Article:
DML 1/35 Sd.Kfz.265 Kleine Panzerbefehlswagen Kit First Look
|Date of Review||August 2004||Manufacturer||DML|
|Subject||Sd.Kfz.265 Kleine Panzerbefehlswagen||Scale||1/35|
|Kit Number||6218||Primary Media||465 parts (437 in grey styrene, 25 etched brass, 3 clear styrene)|
|Pros||Clear, crisp, state of the art version of this little vehicle; crew a bonus||Cons||Single-link track not likely to appeal to all modelers in this scale|
|Skill Level||Basic||MSRP (USD)||$27.98|
The Germans learn from their mistakes, as a general rule, and when they create something new out of whole cloth they look to the past for guidance. In the First World War, tanks were generally unable to communicate with each other with the exception of visual signals, e.g lights, flags or even a semaphore system of wig-wag signals used by the British. But the French grasped the basics and created an armored radio command tank on the FT-17 platform, the T.S.F.
When the Germans went to create their new tank force in the 1930s, they realized early on that it had to be a radio-equipped force to be most effective on the battlefield. Not only would it need to have a radio in every tank for short-range control and coordination, but they would also need longer-range sets to keep commanders in touch on a much larger battlefield than those fought over in past wars. But even then, only a receiver would fit in the first tank, the tiny Pzkw. I. As a result, a specialized model had to be created to carry both a transmitter and receiver so that a commander could control his tanks on the battlefield.
In 1935, between 6 and 15 early model Ausf. A tanks were converted to become the kleine Panzerbefehlswagen or Sd.Kfz. 265 - small Armored Command Wagon. As time progressed, a special longer chassis was used, eventually becoming the hull for the Ausf. B version of the "battle" tank. A total of 184 of these were produced between 1935-1937. Later, when larger tanks came into service and the Pzkw. I series was judged obsolete, they were converted to fill other functions as an armored ambulance, a mobile command post or a mobile observation post.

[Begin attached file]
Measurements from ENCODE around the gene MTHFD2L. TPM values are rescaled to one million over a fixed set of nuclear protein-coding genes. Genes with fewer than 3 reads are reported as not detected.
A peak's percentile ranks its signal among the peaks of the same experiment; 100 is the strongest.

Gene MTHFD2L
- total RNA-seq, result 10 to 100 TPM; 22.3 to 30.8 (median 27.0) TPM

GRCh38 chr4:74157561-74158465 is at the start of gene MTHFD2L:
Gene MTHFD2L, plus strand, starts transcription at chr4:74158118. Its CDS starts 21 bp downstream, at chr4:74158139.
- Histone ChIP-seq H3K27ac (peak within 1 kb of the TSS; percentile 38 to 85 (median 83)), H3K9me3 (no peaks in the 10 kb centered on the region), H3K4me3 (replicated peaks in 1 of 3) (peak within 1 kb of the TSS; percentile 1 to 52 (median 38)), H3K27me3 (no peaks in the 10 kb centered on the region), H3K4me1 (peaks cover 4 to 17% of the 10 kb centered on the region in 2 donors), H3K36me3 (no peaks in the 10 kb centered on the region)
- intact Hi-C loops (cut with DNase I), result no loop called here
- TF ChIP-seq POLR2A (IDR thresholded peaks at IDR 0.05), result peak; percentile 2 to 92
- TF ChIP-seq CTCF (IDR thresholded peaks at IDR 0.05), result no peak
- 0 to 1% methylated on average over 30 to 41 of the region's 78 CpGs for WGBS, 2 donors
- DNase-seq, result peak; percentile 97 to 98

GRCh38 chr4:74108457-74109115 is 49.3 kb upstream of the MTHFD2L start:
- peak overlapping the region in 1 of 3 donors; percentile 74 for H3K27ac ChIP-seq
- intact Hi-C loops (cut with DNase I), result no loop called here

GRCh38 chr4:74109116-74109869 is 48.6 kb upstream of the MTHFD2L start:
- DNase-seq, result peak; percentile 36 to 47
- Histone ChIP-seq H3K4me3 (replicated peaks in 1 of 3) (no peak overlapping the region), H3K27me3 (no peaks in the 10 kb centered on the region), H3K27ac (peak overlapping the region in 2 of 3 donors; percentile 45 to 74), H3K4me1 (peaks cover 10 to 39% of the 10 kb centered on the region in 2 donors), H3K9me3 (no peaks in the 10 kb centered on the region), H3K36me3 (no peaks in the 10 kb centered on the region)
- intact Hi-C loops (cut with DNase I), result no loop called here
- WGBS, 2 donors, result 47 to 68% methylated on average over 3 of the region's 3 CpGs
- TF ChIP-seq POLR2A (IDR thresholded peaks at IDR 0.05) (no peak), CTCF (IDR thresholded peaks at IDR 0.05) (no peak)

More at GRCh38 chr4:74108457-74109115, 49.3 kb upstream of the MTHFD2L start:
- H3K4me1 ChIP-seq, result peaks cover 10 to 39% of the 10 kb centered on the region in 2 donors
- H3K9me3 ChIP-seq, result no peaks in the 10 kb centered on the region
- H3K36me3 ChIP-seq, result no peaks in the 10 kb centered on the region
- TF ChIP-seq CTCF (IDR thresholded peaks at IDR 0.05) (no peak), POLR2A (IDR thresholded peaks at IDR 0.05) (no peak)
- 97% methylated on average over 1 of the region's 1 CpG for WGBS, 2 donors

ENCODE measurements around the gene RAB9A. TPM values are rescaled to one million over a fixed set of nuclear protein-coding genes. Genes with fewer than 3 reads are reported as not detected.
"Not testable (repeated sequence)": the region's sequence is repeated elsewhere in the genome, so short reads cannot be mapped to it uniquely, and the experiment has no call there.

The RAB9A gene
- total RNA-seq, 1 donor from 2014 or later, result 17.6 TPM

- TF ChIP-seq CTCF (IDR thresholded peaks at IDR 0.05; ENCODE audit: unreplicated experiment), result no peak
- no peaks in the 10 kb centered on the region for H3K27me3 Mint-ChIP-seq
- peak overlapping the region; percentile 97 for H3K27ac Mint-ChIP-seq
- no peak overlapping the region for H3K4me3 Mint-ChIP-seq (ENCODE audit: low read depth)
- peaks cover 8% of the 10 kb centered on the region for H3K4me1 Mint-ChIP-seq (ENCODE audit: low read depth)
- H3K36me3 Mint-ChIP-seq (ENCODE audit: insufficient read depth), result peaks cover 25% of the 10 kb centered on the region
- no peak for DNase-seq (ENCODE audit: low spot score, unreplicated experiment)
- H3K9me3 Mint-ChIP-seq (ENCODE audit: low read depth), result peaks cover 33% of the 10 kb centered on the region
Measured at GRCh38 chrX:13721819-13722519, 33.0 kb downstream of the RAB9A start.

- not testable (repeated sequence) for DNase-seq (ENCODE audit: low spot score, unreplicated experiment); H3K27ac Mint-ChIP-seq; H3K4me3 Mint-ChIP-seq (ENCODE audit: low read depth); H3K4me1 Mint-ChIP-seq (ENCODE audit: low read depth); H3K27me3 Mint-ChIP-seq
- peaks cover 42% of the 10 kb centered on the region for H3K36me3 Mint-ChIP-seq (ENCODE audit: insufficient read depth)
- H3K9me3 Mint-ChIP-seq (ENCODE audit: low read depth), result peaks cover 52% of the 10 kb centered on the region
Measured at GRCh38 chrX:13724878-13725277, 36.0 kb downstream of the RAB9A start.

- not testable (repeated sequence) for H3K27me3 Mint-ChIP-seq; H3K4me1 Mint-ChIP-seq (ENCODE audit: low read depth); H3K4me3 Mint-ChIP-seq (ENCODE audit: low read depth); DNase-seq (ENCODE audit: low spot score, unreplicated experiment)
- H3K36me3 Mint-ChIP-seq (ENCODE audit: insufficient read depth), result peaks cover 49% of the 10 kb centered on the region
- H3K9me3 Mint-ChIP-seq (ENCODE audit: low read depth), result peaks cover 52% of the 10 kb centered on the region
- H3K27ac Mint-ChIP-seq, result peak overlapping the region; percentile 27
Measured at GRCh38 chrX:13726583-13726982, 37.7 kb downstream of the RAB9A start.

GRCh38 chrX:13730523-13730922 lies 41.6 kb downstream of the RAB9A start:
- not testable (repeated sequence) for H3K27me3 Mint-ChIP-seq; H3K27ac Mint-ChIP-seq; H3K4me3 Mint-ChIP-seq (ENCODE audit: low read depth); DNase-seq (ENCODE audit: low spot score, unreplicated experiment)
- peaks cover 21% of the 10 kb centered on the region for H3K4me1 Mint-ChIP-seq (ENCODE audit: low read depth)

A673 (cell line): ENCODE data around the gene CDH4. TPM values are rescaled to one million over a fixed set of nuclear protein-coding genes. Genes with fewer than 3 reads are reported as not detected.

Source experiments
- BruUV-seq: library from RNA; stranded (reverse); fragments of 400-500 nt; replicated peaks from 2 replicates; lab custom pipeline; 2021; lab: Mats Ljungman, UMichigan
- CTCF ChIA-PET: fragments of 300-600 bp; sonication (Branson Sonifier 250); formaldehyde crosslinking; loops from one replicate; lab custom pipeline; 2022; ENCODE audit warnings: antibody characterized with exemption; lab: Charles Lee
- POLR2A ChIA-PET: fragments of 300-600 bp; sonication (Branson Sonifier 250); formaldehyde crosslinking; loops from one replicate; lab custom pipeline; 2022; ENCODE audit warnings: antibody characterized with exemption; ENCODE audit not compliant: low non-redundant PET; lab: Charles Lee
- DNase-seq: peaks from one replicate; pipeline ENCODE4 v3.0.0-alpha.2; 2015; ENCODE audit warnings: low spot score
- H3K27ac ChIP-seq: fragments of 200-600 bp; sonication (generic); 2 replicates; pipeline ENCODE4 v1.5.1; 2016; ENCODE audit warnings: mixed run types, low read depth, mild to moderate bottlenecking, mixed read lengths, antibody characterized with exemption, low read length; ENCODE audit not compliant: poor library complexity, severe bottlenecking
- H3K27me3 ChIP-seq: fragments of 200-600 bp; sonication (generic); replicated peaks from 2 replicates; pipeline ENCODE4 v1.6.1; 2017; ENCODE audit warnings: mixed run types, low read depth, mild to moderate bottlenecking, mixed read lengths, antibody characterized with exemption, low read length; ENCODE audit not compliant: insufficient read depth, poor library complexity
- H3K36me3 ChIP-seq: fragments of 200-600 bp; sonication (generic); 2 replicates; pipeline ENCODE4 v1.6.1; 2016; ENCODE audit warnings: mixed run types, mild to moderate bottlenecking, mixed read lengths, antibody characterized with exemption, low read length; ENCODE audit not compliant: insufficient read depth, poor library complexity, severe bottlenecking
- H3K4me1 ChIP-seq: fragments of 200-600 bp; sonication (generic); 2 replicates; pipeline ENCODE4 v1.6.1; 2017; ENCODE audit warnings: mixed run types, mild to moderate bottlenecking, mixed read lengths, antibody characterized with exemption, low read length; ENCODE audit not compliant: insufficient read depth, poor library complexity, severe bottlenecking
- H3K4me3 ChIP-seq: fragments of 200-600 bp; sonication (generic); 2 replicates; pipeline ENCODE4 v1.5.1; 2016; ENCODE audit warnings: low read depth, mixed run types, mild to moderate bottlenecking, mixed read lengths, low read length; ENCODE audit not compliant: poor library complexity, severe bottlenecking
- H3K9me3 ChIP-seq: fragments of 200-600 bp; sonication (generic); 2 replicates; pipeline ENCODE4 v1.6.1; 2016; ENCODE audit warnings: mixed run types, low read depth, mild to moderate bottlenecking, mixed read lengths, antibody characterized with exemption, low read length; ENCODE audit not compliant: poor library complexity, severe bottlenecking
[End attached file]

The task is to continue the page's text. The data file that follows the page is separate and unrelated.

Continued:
DML's kit uses the hull of their nice new Pzkw. I kit but with two new sprues added (J and K) providing the 34 parts needed to convert it to a command vehicle. It provides parts for both the early split-hatch model and the later rectangular cupola. It also has more optional position hatches and a choice of view port styles. The only thing I did not see in the kit was a blanking plate for the machine gun mount as used in later vehicles. The kit only has one part (K15) for this and that is the gun mount itself.
The model also comes with the old StuG III crew set from DML (#6029) so the modeler has a set of figures as well. Note that both the early "crash helmet beret" and the later sidecaps are also included in this kit. The headset bands are now part of the etched brass fret ("MA Parts") so there is no more steel fret for this kit.
The only squawk I ever hear over kits like this have to do with the itty-bitty single links for the tracks, which can be tedious to assemble. Still, this tank used "dead" tracks made of cast steel links, and it is the only way to get them to look right.
The kit comes with five different marking schemes - an exercise one in Germany in 1938 which is actually somewhat gaudy, and four solid Panzergrau ones - one of which is an ambulance with the 4th Panzer Division in France 1940.
Overall this is a nice little kit and one that begs for an interior, so I am sure the after-market boys will be modifying their old Italeri kits to fit.
Thanks to Freddie Leung of Dragon Models USA for the review sample.